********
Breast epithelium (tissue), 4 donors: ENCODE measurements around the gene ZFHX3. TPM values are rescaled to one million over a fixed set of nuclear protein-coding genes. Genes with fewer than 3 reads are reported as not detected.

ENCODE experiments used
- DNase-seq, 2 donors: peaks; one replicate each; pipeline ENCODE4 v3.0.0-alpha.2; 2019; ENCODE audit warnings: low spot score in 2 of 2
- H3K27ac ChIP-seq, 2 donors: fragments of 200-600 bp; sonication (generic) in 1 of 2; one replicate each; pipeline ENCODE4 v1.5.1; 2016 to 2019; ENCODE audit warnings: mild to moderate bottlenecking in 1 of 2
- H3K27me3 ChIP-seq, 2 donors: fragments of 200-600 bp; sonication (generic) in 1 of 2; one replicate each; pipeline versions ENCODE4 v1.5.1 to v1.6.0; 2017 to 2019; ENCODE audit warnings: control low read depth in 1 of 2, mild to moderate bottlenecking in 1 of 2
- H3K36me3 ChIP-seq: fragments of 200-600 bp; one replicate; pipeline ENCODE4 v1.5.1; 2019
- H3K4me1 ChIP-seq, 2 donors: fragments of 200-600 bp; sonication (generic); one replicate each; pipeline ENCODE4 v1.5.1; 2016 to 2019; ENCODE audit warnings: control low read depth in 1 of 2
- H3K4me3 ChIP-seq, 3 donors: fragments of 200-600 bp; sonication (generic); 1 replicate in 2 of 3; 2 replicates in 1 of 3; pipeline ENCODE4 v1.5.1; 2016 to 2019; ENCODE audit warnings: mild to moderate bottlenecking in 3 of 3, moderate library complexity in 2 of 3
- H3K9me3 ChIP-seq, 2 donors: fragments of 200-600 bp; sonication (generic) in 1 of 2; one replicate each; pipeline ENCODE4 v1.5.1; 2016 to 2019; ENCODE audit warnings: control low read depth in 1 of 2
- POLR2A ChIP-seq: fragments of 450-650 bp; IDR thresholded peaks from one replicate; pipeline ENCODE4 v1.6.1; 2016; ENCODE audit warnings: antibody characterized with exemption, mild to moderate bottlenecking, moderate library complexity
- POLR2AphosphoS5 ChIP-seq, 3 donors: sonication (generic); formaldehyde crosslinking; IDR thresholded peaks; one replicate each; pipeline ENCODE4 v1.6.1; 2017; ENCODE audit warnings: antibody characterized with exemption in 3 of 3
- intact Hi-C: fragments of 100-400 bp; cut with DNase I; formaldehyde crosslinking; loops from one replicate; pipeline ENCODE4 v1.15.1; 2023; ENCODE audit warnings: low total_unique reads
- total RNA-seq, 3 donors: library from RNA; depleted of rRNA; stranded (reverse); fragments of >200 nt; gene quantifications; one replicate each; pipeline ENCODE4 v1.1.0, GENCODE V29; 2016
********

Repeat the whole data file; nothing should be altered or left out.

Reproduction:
Breast epithelium (tissue), 4 donors: ENCODE measurements around the gene ZFHX3. TPM values are rescaled to one million over a fixed set of nuclear protein-coding genes. Genes with fewer than 3 reads are reported as not detected.

ENCODE experiments used
- DNase-seq, 2 donors: peaks; one replicate each; pipeline ENCODE4 v3.0.0-alpha.2; 2019; ENCODE audit warnings: low spot score in 2 of 2
- H3K27ac ChIP-seq, 2 donors: fragments of 200-600 bp; sonication (generic) in 1 of 2; one replicate each; pipeline ENCODE4 v1.5.1; 2016 to 2019; ENCODE audit warnings: mild to moderate bottlenecking in 1 of 2
- H3K27me3 ChIP-seq, 2 donors: fragments of 200-600 bp; sonication (generic) in 1 of 2; one replicate each; pipeline versions ENCODE4 v1.5.1 to v1.6.0; 2017 to 2019; ENCODE audit warnings: control low read depth in 1 of 2, mild to moderate bottlenecking in 1 of 2
- H3K36me3 ChIP-seq: fragments of 200-600 bp; one replicate; pipeline ENCODE4 v1.5.1; 2019
- H3K4me1 ChIP-seq, 2 donors: fragments of 200-600 bp; sonication (generic); one replicate each; pipeline ENCODE4 v1.5.1; 2016 to 2019; ENCODE audit warnings: control low read depth in 1 of 2
- H3K4me3 ChIP-seq, 3 donors: fragments of 200-600 bp; sonication (generic); 1 replicate in 2 of 3; 2 replicates in 1 of 3; pipeline ENCODE4 v1.5.1; 2016 to 2019; ENCODE audit warnings: mild to moderate bottlenecking in 3 of 3, moderate library complexity in 2 of 3
- H3K9me3 ChIP-seq, 2 donors: fragments of 200-600 bp; sonication (generic) in 1 of 2; one replicate each; pipeline ENCODE4 v1.5.1; 2016 to 2019; ENCODE audit warnings: control low read depth in 1 of 2
- POLR2A ChIP-seq: fragments of 450-650 bp; IDR thresholded peaks from one replicate; pipeline ENCODE4 v1.6.1; 2016; ENCODE audit warnings: antibody characterized with exemption, mild to moderate bottlenecking, moderate library complexity
- POLR2AphosphoS5 ChIP-seq, 3 donors: sonication (generic); formaldehyde crosslinking; IDR thresholded peaks; one replicate each; pipeline ENCODE4 v1.6.1; 2017; ENCODE audit warnings: antibody characterized with exemption in 3 of 3
- intact Hi-C: fragments of 100-400 bp; cut with DNase I; formaldehyde crosslinking; loops from one replicate; pipeline ENCODE4 v1.15.1; 2023; ENCODE audit warnings: low total_unique reads
- total RNA-seq, 3 donors: library from RNA; depleted of rRNA; stranded (reverse); fragments of >200 nt; gene quantifications; one replicate each; pipeline ENCODE4 v1.1.0, GENCODE V29; 2016